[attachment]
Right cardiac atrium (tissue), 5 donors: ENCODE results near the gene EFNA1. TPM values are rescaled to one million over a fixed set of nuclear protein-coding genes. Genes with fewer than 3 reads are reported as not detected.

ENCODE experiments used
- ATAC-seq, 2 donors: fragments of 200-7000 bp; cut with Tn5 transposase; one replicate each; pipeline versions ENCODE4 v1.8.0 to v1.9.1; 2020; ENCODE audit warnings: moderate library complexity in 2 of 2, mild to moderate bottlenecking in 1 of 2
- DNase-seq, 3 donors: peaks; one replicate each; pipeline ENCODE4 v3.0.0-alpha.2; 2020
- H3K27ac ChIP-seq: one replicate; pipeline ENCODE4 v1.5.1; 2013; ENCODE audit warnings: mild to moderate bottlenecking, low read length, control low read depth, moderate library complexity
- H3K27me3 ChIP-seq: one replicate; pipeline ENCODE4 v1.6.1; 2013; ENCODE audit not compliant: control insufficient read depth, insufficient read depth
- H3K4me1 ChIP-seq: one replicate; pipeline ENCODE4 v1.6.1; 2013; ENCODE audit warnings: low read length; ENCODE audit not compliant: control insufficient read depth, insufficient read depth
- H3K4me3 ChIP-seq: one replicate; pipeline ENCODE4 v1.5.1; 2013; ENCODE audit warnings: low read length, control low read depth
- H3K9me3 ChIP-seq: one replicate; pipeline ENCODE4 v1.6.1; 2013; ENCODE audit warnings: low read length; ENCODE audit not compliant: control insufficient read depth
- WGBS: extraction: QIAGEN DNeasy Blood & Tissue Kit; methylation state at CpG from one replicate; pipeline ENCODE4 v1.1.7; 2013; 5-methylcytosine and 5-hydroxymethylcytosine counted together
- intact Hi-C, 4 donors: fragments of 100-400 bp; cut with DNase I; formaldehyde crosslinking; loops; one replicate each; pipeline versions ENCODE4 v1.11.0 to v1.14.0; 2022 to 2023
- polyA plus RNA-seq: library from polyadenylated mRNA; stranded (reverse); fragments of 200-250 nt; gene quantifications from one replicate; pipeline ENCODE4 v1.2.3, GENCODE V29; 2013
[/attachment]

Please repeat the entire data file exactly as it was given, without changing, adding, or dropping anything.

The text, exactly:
Right cardiac atrium (tissue), 5 donors: ENCODE results near the gene EFNA1. TPM values are rescaled to one million over a fixed set of nuclear protein-coding genes. Genes with fewer than 3 reads are reported as not detected.

ENCODE experiments used
- ATAC-seq, 2 donors: fragments of 200-7000 bp; cut with Tn5 transposase; one replicate each; pipeline versions ENCODE4 v1.8.0 to v1.9.1; 2020; ENCODE audit warnings: moderate library complexity in 2 of 2, mild to moderate bottlenecking in 1 of 2
- DNase-seq, 3 donors: peaks; one replicate each; pipeline ENCODE4 v3.0.0-alpha.2; 2020
- H3K27ac ChIP-seq: one replicate; pipeline ENCODE4 v1.5.1; 2013; ENCODE audit warnings: mild to moderate bottlenecking, low read length, control low read depth, moderate library complexity
- H3K27me3 ChIP-seq: one replicate; pipeline ENCODE4 v1.6.1; 2013; ENCODE audit not compliant: control insufficient read depth, insufficient read depth
- H3K4me1 ChIP-seq: one replicate; pipeline ENCODE4 v1.6.1; 2013; ENCODE audit warnings: low read length; ENCODE audit not compliant: control insufficient read depth, insufficient read depth
- H3K4me3 ChIP-seq: one replicate; pipeline ENCODE4 v1.5.1; 2013; ENCODE audit warnings: low read length, control low read depth
- H3K9me3 ChIP-seq: one replicate; pipeline ENCODE4 v1.6.1; 2013; ENCODE audit warnings: low read length; ENCODE audit not compliant: control insufficient read depth
- WGBS: extraction: QIAGEN DNeasy Blood & Tissue Kit; methylation state at CpG from one replicate; pipeline ENCODE4 v1.1.7; 2013; 5-methylcytosine and 5-hydroxymethylcytosine counted together
- intact Hi-C, 4 donors: fragments of 100-400 bp; cut with DNase I; formaldehyde crosslinking; loops; one replicate each; pipeline versions ENCODE4 v1.11.0 to v1.14.0; 2022 to 2023
- polyA plus RNA-seq: library from polyadenylated mRNA; stranded (reverse); fragments of 200-250 nt; gene quantifications from one replicate; pipeline ENCODE4 v1.2.3, GENCODE V29; 2013